The button below links to a ZIP file that contains a Photoshop brush set (it’ll also work in GIMP) as well as a set of transparent PNGs in case you’re using a program that doesn’t support Adobe brush files. I’ve separated them by type City Blocks, Buildings (1), Buildings (2), Natural Elements, and Points-of-Interest & Cartouches. They’re black, and they’ll look broken if viewed in Chrome, but trust me, they’re all there.


DOWNLOAD GOMBOUST


As with all of my previous brush sets, Gomboust is free for any use. As of July 2019, I now distribute my sets with a Creative Common, No Rights Reserved License (CC0), which means you can freely use this and any of my brushes in commercial work and distribute adaptations. (Details on this decision here.) No attribution is required. Easy peasy!

Enjoy Gomboust? Feel free to show me what you created by sending me an email or finding me on Twitter. I love seeing how these brushes get used, and I’d be happy to share your work with my readers. Let me see what you make!


🌏 Gomboust In Use

Want to see this brush set in use? I put together a sample map using Gomboust. There are three versions, a black and white version, one colored, and a decorated sample. Click on any of the images below to view them larger.

Gomboust in use (Black & White)     Gomboust in use (Color)     Gomboust in use (Decorated)


💸 Supporting This Work

If you like the Gomboust brush set (or any of my free brushes, really) and want to support this work instead of a donation, consider buying one of the novels from my Bell Forging Cycle series. The first book—The Stars Were Right—is only $2.99 on eBook. You can find all three in stores and online, and the fourth is due soon. Visit bellforgingcycle.com to learn more about the series. Leave reviews and tell your friends!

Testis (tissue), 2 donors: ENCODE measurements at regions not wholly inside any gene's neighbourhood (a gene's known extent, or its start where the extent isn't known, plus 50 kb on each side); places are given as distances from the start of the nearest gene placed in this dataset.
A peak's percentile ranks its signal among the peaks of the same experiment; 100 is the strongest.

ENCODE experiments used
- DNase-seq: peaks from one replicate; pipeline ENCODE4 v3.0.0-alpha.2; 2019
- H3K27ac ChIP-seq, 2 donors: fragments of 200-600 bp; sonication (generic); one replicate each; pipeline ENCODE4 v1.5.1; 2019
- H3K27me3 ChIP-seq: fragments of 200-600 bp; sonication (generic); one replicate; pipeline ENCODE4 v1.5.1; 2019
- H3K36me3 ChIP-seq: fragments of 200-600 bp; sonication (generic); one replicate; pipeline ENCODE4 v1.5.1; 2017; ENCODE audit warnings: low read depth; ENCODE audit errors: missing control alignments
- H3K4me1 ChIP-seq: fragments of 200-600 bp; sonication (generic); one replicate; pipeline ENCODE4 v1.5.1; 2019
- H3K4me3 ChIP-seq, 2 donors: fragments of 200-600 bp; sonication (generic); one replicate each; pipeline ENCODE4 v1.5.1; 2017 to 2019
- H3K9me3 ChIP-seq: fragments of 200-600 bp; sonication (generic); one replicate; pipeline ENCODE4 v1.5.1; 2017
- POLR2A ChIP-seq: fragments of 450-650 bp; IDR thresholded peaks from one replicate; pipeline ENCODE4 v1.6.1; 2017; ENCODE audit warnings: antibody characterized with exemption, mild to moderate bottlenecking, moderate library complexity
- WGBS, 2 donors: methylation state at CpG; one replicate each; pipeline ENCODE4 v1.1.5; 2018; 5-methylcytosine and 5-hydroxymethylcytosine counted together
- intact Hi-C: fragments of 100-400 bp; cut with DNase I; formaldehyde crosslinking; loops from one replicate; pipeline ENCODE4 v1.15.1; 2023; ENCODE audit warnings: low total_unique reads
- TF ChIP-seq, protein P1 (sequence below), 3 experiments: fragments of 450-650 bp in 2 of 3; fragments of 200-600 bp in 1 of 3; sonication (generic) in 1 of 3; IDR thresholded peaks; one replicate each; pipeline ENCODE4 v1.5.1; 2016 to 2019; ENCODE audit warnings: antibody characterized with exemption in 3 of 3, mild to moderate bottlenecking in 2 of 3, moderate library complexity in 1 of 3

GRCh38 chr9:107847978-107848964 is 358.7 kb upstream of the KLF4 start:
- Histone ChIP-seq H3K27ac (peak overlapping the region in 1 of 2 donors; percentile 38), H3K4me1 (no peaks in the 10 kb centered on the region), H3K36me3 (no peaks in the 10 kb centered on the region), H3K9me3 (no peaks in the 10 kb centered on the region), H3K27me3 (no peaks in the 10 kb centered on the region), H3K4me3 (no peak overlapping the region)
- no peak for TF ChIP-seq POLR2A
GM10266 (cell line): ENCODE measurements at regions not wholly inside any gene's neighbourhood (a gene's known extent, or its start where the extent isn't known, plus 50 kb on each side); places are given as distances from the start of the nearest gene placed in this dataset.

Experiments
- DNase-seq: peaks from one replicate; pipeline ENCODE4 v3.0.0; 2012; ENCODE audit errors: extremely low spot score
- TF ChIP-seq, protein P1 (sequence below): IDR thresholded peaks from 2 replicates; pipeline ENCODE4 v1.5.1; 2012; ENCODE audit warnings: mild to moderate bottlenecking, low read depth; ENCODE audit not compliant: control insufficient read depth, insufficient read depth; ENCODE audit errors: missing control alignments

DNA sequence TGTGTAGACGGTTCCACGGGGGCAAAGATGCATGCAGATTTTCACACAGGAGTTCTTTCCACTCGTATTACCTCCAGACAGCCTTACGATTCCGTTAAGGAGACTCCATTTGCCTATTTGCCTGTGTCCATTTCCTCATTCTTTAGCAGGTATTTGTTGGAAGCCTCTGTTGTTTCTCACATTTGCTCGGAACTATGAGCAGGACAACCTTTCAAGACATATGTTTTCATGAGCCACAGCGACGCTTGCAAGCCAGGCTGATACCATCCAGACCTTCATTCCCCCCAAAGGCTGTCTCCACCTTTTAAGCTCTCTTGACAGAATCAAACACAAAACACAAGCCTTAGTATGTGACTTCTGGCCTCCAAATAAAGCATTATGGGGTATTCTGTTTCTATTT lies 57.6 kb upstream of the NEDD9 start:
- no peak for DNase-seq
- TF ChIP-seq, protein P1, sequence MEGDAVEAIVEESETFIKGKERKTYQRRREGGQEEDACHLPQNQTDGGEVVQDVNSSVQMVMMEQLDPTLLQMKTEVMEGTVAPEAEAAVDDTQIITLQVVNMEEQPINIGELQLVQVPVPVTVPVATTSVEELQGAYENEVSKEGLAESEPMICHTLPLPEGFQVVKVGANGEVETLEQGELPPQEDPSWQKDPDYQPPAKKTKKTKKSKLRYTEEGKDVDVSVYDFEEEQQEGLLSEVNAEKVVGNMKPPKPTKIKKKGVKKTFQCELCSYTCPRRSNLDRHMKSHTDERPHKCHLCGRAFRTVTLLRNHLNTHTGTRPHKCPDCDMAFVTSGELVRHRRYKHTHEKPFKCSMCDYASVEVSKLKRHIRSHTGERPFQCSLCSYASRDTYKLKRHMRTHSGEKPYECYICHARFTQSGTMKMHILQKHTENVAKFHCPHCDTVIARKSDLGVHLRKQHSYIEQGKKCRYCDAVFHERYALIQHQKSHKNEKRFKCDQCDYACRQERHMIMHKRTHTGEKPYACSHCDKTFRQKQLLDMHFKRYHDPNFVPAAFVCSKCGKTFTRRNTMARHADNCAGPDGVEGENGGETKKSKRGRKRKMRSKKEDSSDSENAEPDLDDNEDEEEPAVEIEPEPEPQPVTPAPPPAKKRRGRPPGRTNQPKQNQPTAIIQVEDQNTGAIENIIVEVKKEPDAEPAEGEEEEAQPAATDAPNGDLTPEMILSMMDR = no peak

And what’s a pulpy urban-fantasy novel without a map? When Old Broken Road, the second book in the series, launched I shared a map detailing the expanded world of the Territories, you can check it out here.

The Bell Forging Cycle


🗺 More Map Brushes

Gomboust isn’t the only brush set I’ve released. You can find other free brush sets with a wide variety of styles over on my Free Stuff page. Every set is free, distributed under a CC0 license, and open for personal or commercial use. I’m sure you’ll be able to find something that works for your project.

Harrewyn: An 18th Century Cartography Brush SetHarrewyn: An 18th Century Cartography Brush Set

Based on Eugene Henry Fricx’s “Cartes des Paysbas et des Frontieres de France,” this set leans into its 1727 gothic styling and its focus on the developed rather than the natural. It’s hauntingly familiar yet strikingly different. If you’re looking for more natural elements, Harrewyn works well alongside other sets as well.

Popple: A Free 18th Century Cartography Brush SetPopple: A Free 18th Century Cartography Brush Set

This set has quickly become a favorite, and it’s perfect for a wide variety of projects. The brushes are taken from 1746’s A Map of the British Empire in America by Henry Popple, and it has a fresh style that does a fantastic job capturing the wildness of a frontier. Plus it has swamps! And we know swamps have become a necessity in fantasy cartography.

Donia: A Free 17th Century Settlement Brush SetDonia: A Free 17th Century Settlement Brush Set

While not my most extensive set (a little over one hundred brushes) Donia boasts one of the more unique takes on settlements from the 17th century. If you’re looking for flora, I suggest checking out other sets, but if you want to pay attention to your maps cities, towns, castles, churches, towers, forts, even fountains then this is the right set for you.

Blaeu: A Free 17th Century Cartography Brush SetBlaeu: A Free 17th Century Cartography Brush Set